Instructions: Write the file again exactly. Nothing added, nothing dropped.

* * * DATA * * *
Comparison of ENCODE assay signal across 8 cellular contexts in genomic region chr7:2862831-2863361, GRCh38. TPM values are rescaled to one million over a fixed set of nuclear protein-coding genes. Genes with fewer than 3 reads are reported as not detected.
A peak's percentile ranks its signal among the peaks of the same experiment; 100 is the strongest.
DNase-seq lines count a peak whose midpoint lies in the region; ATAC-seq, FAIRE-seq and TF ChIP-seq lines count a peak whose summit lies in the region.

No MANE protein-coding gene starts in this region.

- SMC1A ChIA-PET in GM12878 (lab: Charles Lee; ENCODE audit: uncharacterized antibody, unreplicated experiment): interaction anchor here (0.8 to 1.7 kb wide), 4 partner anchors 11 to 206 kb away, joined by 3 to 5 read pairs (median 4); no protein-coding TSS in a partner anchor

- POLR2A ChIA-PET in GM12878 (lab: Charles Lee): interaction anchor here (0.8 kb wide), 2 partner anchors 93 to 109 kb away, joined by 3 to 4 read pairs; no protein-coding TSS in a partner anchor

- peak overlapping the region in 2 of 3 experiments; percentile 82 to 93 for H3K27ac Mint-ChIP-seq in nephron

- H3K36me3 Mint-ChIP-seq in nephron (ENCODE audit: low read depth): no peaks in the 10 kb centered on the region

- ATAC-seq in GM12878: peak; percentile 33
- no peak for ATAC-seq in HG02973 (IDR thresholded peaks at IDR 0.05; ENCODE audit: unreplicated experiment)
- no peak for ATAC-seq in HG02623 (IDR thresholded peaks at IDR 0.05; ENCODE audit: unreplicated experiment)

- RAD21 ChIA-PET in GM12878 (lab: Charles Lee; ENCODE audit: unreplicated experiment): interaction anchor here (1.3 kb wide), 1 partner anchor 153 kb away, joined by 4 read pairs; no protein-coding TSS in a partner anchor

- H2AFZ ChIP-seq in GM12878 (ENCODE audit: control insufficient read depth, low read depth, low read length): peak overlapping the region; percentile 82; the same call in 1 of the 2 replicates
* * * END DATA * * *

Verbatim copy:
Comparison of ENCODE assay signal across 8 cellular contexts in genomic region chr7:2862831-2863361, GRCh38. TPM values are rescaled to one million over a fixed set of nuclear protein-coding genes. Genes with fewer than 3 reads are reported as not detected.
A peak's percentile ranks its signal among the peaks of the same experiment; 100 is the strongest.
DNase-seq lines count a peak whose midpoint lies in the region; ATAC-seq, FAIRE-seq and TF ChIP-seq lines count a peak whose summit lies in the region.

No MANE protein-coding gene starts in this region.

- SMC1A ChIA-PET in GM12878 (lab: Charles Lee; ENCODE audit: uncharacterized antibody, unreplicated experiment): interaction anchor here (0.8 to 1.7 kb wide), 4 partner anchors 11 to 206 kb away, joined by 3 to 5 read pairs (median 4); no protein-coding TSS in a partner anchor

- POLR2A ChIA-PET in GM12878 (lab: Charles Lee): interaction anchor here (0.8 kb wide), 2 partner anchors 93 to 109 kb away, joined by 3 to 4 read pairs; no protein-coding TSS in a partner anchor

- peak overlapping the region in 2 of 3 experiments; percentile 82 to 93 for H3K27ac Mint-ChIP-seq in nephron

- H3K36me3 Mint-ChIP-seq in nephron (ENCODE audit: low read depth): no peaks in the 10 kb centered on the region

- ATAC-seq in GM12878: peak; percentile 33
- no peak for ATAC-seq in HG02973 (IDR thresholded peaks at IDR 0.05; ENCODE audit: unreplicated experiment)
- no peak for ATAC-seq in HG02623 (IDR thresholded peaks at IDR 0.05; ENCODE audit: unreplicated experiment)

- RAD21 ChIA-PET in GM12878 (lab: Charles Lee; ENCODE audit: unreplicated experiment): interaction anchor here (1.3 kb wide), 1 partner anchor 153 kb away, joined by 4 read pairs; no protein-coding TSS in a partner anchor

- H2AFZ ChIP-seq in GM12878 (ENCODE audit: control insufficient read depth, low read depth, low read length): peak overlapping the region; percentile 82; the same call in 1 of the 2 replicates